Learn how to limit, contain, or prevent color bleed when working with global illumination renders.
- [Brian] Hello and welcome to our V-Ray: Control Color Bleed in Blender course. My name is Brian Bradley and I am very much looking forward to spending the next hour or so working through the options available in the V-Ray renderer for controlling color bleed in our rendered pieces. A skill that will be valuable, no matter which part of the CG industry we are currently working in. In chapter one of the course, we will take a very quick look at some of the basics regarding the way in which light works in the real world, as well as defining for ourselves just exactly what we mean when we talk about the color bleed phenomenon.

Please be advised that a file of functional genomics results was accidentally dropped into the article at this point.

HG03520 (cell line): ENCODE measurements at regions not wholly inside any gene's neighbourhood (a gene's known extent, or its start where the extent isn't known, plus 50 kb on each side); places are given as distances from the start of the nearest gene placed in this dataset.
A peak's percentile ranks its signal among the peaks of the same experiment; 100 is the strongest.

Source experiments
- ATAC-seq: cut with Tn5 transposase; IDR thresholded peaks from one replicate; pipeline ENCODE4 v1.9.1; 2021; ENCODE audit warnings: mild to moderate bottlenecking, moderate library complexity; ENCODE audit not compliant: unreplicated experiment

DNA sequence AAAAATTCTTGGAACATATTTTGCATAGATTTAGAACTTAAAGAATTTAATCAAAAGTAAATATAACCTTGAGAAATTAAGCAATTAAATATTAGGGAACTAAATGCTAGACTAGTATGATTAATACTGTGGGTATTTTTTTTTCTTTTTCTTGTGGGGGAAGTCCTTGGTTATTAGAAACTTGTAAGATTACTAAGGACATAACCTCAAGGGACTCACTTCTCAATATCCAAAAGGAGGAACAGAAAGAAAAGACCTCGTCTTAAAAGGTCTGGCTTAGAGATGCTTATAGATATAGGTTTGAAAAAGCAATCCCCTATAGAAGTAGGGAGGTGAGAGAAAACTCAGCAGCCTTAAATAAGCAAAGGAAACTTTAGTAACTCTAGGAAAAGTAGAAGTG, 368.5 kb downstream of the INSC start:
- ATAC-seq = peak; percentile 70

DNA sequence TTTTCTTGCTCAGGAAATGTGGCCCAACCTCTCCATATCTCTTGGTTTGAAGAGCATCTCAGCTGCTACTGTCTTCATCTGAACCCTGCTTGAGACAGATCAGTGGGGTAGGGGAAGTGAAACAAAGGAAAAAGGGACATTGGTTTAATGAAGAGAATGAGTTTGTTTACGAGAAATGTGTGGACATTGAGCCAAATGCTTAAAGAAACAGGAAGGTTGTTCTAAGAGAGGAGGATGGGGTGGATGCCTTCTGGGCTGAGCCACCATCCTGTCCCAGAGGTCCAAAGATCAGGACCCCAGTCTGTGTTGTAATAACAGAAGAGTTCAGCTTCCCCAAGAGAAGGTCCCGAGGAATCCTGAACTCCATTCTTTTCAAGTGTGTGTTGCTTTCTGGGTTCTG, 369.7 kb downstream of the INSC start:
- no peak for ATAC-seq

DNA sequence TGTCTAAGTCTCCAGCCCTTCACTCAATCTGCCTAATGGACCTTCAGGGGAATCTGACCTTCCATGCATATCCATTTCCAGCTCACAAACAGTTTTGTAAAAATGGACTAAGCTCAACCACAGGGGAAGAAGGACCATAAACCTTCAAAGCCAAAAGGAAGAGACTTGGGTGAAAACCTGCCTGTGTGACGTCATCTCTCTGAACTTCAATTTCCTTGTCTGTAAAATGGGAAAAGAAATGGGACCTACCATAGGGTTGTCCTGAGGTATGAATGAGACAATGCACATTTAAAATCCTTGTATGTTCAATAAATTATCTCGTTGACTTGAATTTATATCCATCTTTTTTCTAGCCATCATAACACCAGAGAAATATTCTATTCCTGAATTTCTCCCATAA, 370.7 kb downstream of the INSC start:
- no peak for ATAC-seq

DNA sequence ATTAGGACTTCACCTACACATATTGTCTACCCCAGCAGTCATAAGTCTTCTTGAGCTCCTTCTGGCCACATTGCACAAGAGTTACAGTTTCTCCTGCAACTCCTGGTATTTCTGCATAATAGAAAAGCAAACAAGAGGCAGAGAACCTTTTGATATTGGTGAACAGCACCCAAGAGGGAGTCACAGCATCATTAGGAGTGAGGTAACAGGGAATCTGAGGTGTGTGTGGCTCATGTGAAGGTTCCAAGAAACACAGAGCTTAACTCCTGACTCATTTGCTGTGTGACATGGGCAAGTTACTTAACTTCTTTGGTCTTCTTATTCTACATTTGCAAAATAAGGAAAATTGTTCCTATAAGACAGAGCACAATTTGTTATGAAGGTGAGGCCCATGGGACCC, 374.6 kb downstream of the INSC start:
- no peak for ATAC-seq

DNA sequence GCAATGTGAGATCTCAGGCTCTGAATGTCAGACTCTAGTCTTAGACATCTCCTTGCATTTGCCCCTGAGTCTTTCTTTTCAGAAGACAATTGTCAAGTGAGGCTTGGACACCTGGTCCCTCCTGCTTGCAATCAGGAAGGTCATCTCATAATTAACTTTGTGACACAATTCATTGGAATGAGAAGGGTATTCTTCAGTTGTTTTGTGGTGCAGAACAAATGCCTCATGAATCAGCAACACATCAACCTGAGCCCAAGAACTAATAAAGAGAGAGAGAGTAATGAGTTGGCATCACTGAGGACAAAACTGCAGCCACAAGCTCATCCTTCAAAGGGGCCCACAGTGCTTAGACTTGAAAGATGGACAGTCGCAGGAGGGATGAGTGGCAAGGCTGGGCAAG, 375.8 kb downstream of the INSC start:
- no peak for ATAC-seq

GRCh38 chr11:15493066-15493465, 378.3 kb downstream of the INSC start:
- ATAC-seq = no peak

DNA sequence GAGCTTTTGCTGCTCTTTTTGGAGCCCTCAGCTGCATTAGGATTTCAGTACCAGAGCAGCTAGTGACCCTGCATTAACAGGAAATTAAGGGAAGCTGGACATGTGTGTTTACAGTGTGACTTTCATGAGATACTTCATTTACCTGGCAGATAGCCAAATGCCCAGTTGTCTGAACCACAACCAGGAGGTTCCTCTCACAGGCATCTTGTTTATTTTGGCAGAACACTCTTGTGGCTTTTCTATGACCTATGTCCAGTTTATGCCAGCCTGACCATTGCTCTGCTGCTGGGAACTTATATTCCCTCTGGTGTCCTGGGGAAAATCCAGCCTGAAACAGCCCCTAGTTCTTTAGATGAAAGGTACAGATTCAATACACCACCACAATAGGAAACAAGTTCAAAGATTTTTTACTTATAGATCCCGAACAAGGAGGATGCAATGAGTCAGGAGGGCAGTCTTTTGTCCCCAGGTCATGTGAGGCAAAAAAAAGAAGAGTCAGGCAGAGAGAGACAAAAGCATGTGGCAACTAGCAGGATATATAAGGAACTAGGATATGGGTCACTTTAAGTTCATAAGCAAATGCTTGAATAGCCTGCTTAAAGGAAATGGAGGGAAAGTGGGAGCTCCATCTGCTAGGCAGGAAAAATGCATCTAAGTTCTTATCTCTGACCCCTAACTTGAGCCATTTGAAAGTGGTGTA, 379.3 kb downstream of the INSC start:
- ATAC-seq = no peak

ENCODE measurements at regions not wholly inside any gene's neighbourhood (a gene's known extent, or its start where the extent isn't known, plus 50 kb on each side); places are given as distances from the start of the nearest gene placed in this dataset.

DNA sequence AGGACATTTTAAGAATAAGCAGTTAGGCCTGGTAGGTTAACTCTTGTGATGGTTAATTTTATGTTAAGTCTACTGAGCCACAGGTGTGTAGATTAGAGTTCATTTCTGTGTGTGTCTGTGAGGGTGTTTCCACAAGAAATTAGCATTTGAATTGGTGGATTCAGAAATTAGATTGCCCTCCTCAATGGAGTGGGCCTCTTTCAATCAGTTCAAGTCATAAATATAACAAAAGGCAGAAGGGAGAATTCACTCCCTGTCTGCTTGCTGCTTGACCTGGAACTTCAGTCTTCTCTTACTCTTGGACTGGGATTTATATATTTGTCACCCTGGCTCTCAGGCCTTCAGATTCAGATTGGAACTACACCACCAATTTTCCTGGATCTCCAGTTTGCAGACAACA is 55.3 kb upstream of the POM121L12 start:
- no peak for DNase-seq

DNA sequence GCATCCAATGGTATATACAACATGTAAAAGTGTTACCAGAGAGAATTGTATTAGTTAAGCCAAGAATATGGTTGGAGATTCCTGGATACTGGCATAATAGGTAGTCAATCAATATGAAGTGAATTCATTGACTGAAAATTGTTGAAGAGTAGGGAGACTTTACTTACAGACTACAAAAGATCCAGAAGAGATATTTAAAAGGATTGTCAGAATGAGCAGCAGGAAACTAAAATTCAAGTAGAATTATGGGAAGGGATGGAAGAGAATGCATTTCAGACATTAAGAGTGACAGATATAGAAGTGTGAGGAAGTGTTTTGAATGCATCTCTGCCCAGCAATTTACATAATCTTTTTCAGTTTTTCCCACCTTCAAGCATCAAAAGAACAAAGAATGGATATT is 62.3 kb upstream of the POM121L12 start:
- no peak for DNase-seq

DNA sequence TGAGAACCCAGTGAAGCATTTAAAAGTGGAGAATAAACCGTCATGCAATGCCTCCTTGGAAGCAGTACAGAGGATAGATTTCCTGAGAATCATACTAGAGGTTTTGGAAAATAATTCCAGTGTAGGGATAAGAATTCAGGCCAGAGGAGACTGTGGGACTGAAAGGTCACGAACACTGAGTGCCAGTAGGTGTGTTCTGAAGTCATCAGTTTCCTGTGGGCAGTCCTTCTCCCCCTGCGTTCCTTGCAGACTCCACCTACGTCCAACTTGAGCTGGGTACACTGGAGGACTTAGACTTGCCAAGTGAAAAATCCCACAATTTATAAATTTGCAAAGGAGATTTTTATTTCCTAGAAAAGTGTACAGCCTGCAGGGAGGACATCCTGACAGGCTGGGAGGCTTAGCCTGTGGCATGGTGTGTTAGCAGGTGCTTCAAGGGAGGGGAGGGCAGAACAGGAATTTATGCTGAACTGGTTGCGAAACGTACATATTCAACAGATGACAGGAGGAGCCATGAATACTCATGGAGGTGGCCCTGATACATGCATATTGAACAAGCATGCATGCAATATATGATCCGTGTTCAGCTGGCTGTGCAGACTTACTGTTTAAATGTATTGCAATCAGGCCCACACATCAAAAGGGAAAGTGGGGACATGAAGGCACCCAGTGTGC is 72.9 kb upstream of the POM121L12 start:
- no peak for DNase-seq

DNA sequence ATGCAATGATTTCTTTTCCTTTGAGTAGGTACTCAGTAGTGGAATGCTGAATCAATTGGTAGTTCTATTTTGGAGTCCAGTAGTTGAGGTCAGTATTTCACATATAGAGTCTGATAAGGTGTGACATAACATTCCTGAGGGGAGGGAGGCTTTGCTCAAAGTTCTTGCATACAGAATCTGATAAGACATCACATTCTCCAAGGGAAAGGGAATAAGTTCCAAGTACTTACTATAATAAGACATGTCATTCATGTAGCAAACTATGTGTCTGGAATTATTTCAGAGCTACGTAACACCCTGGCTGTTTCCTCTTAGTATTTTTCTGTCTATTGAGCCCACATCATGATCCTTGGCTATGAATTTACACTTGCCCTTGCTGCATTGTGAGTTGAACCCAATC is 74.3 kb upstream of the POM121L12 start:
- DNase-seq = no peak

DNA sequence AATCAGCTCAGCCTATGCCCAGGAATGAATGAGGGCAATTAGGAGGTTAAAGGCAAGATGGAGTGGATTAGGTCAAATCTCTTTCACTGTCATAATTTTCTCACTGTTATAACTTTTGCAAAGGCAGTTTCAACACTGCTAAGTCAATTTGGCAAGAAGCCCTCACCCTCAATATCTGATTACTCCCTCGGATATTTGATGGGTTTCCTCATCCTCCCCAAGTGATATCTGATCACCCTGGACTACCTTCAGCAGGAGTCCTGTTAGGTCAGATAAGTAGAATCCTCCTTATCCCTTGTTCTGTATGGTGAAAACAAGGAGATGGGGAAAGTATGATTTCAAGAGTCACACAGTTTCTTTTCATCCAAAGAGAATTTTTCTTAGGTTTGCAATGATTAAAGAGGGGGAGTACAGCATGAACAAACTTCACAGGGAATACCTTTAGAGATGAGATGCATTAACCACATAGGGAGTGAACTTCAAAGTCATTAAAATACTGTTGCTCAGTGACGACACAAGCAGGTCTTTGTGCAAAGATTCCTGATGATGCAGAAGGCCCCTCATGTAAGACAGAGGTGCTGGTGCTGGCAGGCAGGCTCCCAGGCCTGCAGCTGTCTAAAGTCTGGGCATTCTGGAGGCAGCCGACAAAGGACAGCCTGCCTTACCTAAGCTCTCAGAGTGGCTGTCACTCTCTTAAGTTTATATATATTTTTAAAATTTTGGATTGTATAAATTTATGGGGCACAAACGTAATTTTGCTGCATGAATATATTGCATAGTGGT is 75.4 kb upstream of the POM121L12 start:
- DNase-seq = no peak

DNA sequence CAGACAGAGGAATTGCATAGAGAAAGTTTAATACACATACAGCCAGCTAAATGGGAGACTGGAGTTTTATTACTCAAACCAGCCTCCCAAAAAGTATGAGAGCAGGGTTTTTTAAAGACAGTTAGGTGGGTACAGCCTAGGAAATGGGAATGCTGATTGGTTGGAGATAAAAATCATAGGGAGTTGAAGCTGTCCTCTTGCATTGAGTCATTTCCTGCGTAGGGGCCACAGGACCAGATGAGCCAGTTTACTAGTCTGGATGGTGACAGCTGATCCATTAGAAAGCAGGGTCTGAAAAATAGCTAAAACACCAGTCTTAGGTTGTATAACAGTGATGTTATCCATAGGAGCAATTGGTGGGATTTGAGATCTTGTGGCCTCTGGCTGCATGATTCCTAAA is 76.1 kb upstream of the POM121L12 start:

In chapter two, we will look at ways to control color bleeding in, what we could call, a physically accurate manner. In that the options we use could, for the most part, actually be implied to control color bleed or color bounce in a real world environment. In chapter three, we will move on to some of the GI specific tools that are available when using V-Ray's GI engine types. Then in chapter four, we will conclude by looking at a few non-physical controls, such as the override material and V-Ray's object properties.
If you are ready to get to grips with color bleed problems when using V-Ray in Blender, let's go ahead and dive right in.
- How light works
- Geometry setup
- White balance control
- Use of problem colors
- Saturation control
- Single-bounce primary engines
- GI multiplier control
- Wrapper material
- Override material
- Color mapping and color bleed
- V-Ray object properties
- Render channels